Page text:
".....The original stock used in the development of the Australorp was imported to Australia from England out of the Black Orpington yards of William Cook and Joseph Partington in the period from 1890 to the early 1900s with Rhode Island Red. Local breeders used this stock together with judicious out-crossings of Minorca, White Leghorn and Langshan blood to improve the utility features of the imported Orpingtons. There is even a report of some Plymouth Rock blood also being used. The emphasis of the early breeders was on utility features. At this time, the resulting birds were known as Australian Black Orpingtons (Austral-orp)....."
Based on that data; why not
Joined: Aug 28, 2012
Location: Southwest, VA
Joined: Mar 11, 2012
Location: Western Kentucky-Climate Unpredictable Zone 6b
What can go wrong ? Try it. I would like to hear more on permies trying to foster breeds appropriate for free range and movable pen / paddock systems. In the old , old days folks just grew chickens and kept the ones that did best. Through regional isolation we had our first breeds suited to that climate and sphere. Later came more controlled breeding to produce "lines". I have not tried hatchings yet but once and cats and hawks got most. But when I next embark on that venture it will be by throwing the lots together and keeping the best performers. The breed naming could be fun - The Permie Polkadotte , Free Range Foghorn ,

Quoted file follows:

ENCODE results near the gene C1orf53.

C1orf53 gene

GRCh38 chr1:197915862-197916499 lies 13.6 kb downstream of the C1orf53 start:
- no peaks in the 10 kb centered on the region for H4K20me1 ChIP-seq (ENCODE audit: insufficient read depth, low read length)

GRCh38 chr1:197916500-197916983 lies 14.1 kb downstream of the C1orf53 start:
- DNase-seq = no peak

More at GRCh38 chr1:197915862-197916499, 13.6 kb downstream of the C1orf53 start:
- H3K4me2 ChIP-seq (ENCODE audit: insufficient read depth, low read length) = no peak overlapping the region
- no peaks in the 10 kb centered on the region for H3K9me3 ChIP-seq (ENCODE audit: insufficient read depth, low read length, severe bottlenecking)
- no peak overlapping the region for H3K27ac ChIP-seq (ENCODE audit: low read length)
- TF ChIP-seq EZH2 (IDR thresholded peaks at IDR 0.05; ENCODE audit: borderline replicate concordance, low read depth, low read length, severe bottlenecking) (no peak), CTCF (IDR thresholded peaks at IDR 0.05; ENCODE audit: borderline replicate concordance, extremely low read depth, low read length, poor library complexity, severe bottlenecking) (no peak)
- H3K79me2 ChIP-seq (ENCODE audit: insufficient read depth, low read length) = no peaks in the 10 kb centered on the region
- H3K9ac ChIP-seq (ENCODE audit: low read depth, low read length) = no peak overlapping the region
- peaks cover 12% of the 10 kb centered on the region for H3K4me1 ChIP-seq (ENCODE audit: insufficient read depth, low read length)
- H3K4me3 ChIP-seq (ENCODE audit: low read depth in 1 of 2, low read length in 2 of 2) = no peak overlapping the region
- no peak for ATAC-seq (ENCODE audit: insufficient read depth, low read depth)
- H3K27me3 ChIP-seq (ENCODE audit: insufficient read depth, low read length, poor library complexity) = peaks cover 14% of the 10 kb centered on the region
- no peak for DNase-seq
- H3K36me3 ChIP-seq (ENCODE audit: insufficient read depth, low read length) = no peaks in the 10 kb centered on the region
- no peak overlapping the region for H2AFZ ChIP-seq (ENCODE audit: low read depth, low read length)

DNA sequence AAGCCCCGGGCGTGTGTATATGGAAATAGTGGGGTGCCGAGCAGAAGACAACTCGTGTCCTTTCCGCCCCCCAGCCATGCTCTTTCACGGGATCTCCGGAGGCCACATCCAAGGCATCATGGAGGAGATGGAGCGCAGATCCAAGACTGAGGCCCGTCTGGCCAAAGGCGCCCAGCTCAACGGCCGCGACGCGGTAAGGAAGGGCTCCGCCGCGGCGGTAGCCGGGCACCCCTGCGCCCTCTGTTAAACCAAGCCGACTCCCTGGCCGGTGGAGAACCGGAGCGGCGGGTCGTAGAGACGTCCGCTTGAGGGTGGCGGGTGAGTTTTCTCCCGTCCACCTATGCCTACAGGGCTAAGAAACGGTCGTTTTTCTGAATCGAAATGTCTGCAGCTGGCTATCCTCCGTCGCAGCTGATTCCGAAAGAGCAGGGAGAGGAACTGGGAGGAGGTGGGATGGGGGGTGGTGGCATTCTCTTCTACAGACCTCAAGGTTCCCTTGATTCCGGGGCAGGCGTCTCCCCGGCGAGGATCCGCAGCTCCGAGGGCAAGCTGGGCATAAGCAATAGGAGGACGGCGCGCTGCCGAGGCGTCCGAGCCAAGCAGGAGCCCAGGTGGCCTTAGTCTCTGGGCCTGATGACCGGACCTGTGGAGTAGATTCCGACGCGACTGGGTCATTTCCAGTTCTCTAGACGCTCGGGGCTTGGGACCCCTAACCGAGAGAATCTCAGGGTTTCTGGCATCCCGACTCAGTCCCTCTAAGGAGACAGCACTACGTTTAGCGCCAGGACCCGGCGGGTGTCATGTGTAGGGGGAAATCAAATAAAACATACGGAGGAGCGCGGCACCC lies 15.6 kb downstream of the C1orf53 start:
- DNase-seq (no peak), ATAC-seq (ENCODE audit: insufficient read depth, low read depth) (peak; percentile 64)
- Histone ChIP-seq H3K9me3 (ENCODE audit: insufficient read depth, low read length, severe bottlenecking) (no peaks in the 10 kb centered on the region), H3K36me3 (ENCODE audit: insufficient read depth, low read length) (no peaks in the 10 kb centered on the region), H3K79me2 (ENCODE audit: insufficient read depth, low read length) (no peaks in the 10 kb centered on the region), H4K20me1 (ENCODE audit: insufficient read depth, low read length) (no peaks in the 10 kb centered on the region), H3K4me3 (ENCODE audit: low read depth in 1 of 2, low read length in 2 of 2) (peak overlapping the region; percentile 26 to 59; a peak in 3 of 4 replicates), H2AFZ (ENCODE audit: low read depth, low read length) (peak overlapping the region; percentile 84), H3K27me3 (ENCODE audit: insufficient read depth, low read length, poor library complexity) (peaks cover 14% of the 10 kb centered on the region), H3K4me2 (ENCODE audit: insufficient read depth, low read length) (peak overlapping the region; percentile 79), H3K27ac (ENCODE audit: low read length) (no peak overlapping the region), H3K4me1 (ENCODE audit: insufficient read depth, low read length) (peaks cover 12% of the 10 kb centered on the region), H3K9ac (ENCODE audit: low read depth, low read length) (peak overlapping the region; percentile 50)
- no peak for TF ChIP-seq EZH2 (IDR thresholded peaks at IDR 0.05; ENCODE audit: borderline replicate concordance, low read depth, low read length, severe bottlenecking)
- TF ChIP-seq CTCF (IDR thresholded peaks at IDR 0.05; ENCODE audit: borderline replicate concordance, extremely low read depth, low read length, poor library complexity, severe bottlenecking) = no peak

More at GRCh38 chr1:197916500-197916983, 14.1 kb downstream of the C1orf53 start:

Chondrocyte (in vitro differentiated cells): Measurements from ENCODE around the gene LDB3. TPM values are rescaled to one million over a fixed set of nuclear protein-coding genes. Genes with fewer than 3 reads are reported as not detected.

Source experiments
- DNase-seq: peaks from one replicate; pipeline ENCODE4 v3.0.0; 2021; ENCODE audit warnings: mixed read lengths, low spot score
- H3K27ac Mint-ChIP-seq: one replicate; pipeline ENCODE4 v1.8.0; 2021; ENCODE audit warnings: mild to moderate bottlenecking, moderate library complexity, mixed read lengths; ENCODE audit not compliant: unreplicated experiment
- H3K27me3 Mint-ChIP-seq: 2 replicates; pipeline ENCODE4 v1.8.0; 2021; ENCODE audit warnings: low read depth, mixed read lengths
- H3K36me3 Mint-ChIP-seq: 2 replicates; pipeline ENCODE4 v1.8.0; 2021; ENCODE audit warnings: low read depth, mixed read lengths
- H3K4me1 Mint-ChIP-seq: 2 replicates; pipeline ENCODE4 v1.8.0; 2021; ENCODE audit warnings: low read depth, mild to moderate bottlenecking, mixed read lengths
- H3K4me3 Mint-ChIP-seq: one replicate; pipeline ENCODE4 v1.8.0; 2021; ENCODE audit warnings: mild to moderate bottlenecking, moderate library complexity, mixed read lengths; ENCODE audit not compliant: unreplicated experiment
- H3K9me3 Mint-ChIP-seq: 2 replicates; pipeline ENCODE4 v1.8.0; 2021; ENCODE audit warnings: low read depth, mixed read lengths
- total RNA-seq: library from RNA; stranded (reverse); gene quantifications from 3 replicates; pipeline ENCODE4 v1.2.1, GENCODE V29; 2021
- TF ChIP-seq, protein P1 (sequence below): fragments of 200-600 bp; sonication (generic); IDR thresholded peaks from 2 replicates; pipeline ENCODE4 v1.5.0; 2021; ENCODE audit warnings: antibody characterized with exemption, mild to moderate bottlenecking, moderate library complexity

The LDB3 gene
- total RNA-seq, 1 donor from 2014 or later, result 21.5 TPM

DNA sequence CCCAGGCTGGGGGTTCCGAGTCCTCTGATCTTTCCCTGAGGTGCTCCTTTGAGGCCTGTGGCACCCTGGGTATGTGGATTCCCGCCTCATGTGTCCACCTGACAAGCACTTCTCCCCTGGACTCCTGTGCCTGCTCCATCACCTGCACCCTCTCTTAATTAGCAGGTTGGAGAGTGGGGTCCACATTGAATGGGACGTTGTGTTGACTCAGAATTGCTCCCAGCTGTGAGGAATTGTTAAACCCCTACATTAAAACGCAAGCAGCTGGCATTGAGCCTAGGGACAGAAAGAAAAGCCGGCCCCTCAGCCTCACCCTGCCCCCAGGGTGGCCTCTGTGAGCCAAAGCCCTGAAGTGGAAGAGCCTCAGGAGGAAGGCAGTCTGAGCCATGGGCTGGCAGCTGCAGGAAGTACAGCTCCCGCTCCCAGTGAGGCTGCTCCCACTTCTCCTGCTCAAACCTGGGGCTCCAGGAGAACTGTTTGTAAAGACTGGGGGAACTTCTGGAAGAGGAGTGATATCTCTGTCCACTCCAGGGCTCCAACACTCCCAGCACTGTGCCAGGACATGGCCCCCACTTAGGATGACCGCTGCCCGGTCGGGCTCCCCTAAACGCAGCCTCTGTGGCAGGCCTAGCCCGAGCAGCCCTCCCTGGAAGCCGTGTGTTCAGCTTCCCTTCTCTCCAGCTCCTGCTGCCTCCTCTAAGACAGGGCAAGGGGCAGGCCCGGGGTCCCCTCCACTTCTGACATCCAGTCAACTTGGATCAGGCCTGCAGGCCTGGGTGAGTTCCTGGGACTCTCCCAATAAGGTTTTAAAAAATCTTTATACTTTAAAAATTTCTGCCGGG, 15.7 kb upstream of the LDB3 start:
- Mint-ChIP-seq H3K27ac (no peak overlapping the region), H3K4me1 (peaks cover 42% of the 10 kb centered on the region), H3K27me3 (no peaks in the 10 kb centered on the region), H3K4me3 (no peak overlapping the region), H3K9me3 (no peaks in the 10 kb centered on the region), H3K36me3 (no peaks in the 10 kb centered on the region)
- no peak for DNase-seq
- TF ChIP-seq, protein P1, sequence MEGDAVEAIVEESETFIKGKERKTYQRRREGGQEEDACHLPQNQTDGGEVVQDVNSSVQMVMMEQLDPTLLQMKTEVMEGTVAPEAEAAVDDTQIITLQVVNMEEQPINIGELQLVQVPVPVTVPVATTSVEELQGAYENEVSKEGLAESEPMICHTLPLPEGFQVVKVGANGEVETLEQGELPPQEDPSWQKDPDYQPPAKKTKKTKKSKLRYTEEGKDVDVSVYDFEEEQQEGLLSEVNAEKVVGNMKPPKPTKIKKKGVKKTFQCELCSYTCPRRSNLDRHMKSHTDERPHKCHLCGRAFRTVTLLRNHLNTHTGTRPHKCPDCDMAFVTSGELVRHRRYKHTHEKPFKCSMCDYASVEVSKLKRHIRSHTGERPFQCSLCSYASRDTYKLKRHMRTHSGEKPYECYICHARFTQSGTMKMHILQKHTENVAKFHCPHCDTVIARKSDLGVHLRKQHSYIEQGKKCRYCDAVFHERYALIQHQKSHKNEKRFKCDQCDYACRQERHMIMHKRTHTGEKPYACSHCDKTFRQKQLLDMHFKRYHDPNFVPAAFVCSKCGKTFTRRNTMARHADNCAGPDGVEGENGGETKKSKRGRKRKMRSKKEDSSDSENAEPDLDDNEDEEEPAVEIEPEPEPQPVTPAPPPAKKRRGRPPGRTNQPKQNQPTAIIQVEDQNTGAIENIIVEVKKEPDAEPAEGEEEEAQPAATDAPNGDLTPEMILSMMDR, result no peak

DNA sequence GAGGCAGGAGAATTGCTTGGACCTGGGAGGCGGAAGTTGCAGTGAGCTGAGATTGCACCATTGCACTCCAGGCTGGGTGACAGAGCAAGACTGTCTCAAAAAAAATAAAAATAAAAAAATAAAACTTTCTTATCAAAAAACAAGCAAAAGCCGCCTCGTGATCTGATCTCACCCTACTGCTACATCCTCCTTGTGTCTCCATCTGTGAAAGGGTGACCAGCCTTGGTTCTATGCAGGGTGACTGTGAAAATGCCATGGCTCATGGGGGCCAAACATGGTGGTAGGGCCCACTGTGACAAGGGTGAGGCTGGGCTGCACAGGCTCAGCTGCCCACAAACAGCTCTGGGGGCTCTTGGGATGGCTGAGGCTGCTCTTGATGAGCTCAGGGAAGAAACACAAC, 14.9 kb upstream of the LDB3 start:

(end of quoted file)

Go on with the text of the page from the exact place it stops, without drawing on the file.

or one after Pauls Paddock System -The Purple Coned Wheaton.
For unlimited return on all your investments - Make your deposits at 'The Entangled Bank' !
Joined: Feb 20, 2011
Location: Currently in Seattle. Probably moving 1 hour north by end of the year.
Both the RIR and Australorp are well known egg layer/dual purpose breeds.
The mix should produce some fine, productive chicks.
Personally, I like the interbreeding of two breeds that each have the traits one wants. I believe that it improves the genetic diversity of the stock, thereby helping to minimize the weaknesses that are bound to show up as one breed begins to become inbred too closely.